Note: The following post was originally published on 17 November, 2011 on the now-defunct Remember XVI. It is presented here edited to fit the visual formatting of Altair & Vega, but otherwise unaltered in content. As such, the statistics and such in this post are a bit outdated by this point. It’s probably worth reading omo’s response as well.
Boku wa Tomodachi ga Sukunai is quite the contentious show among fans this season. I’m not talking about the show itself; no, it’s something at a much simpler level than that: it’s about just what to call it.
The official abbreviation for the show is “Haganai.” That much is clear from everything from the URL of the official anime website to even the marketing Twitter account (complete with #haganai hashtag).
But for English-speaking fans, the abbreviation seems a bit hard to swallow. Does it just lack teeth?
Well, it’s not that English speakers aren’t using Haganai; in fact, a cursory Google search shows that it is the most popular abbreviation, even amongst English-only pages; the second-most popular nickname, “BokuTomo,” only gives around half the results.
And of course, it’s not like the Japanese don’t use BokuTomo (or the least popular variant, “BokuSuku”) either; but whereas Haganai seems to be the overwhelming victor in Japanese circles, the English community is more evenly divided. But why?
First off, let’s talk about the 4-moraic abbreviation. In Japanese net culture, the 4-moraic abbreviation is applied to… well, a whole lot of things. This season alone brings with it shows abbreviated by fans as “MajiKoi,” “Mashifoni,” “FaiBure,” and “Pindora” (well, the last one is a continuation, but…), to give some examples. And of course, there are countless more, even as we extend our reach beyond anime to manga, light novel, visual novel, and video game franchises.
The very fact that I can talk about Japanese fan abbreviations (and be understood, no less) is a sign that the English fanbase has changed. It wasn’t long ago that the Anglo-anisphere preferred Western-style abbreviations taken from initial letters of words, giving us TMoHS, TTGL, FMA, and the like. Of course, the practice is far from dead (recall HoTD), but on the other side of the spectrum, we have as official American marketing titles “Oreimo“ and the aforementioned “Majikoi.”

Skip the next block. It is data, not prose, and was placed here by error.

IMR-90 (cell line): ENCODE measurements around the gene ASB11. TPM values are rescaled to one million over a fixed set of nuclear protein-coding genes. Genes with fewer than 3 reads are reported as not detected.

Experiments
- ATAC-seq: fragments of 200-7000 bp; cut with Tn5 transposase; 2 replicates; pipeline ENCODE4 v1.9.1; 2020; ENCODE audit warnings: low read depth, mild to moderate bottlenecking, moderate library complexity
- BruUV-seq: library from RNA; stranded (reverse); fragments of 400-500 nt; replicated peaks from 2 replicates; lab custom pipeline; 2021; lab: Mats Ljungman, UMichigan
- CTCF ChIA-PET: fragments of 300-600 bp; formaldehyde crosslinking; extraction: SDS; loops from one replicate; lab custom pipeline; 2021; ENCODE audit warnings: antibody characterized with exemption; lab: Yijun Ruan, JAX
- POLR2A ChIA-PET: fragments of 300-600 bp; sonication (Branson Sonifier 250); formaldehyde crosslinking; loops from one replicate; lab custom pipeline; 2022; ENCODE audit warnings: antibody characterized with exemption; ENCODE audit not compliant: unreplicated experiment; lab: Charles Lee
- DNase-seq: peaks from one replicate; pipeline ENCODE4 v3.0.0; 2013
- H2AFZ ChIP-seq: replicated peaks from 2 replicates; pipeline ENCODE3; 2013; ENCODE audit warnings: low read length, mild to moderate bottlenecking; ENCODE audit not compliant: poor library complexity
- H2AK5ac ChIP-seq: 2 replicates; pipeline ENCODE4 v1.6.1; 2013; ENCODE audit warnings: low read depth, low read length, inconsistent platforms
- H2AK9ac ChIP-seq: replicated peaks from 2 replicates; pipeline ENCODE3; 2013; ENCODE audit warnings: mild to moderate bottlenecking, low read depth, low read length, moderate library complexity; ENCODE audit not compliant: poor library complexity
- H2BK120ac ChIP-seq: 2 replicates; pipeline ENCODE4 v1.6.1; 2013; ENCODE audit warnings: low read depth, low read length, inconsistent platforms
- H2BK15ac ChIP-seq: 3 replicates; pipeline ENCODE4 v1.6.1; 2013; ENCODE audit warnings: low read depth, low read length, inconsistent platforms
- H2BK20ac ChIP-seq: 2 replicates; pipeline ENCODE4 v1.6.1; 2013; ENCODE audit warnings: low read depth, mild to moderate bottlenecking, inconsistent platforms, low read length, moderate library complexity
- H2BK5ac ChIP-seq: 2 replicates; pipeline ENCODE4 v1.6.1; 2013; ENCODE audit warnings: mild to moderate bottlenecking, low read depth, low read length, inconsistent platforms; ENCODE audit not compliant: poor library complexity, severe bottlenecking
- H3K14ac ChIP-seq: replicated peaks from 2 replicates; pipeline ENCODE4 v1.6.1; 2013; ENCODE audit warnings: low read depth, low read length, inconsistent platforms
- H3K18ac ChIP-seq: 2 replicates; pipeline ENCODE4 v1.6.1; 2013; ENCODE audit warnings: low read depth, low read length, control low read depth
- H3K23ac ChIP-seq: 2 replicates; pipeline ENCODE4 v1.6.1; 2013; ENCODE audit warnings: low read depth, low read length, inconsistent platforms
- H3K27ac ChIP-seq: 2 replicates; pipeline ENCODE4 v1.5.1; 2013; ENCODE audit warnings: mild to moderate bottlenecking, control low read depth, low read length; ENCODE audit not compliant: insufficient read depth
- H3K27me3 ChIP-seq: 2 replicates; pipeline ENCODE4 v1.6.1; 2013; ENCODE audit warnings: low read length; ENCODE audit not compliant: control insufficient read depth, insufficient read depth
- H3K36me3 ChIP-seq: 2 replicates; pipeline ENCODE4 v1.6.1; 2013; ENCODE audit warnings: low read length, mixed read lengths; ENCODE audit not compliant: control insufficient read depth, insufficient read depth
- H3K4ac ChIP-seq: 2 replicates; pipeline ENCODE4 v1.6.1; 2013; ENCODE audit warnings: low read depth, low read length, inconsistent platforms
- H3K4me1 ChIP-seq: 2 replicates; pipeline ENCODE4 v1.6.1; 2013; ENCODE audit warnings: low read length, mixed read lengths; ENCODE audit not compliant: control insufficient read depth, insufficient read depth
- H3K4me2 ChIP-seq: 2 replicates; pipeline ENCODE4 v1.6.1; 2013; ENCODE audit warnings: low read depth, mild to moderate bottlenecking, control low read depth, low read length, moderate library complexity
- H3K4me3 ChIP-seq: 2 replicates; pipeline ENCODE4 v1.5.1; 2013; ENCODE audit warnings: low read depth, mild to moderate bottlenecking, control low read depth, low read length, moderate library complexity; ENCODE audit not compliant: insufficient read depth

So we have Japanese abbreviations for shows being used by English fans, which I posit is a result of an increase in fans who both have a greater casual knowledge of the Japanese language (to the point where I feel fairly comfortable using native Japanese syllabaries in this post) and a greater general knowledge of the Japanese anime “scene.” We not only have important announcements made in Japanese translated for us within hours on sites like Anime News Network, but are actively influenced by the Japanese fandom, through message boards like 2channel and the English sites that translate threads from them. (There are even instances of English fandom influencing Japanese thought through sites like 4chan, although I dare say that it’s not as pronounced.)
Which brings us back to BokuTomo. Or was it Haganai? Well, first let’s talk about why exactly BokuTomo has such a hold on the English fanbase. In Zeroblade’s case for BokuTomo, he makes the point that title abbreviations follow a certain pattern, where you take “foci” (nouns and verbs) that can “provide a meaningful description” of the franchise; for a less subjective definition, I think using jiritsugo, or “free-standing words” serves us here just as well: in Japanese grammar, this includes verbs, adjectives, nouns, pronouns, adverbs, and conjunctions. So we take two of the free-standing words in a title and take 4 morae from them; following that rule makes BokuTomo fall in line with the rest.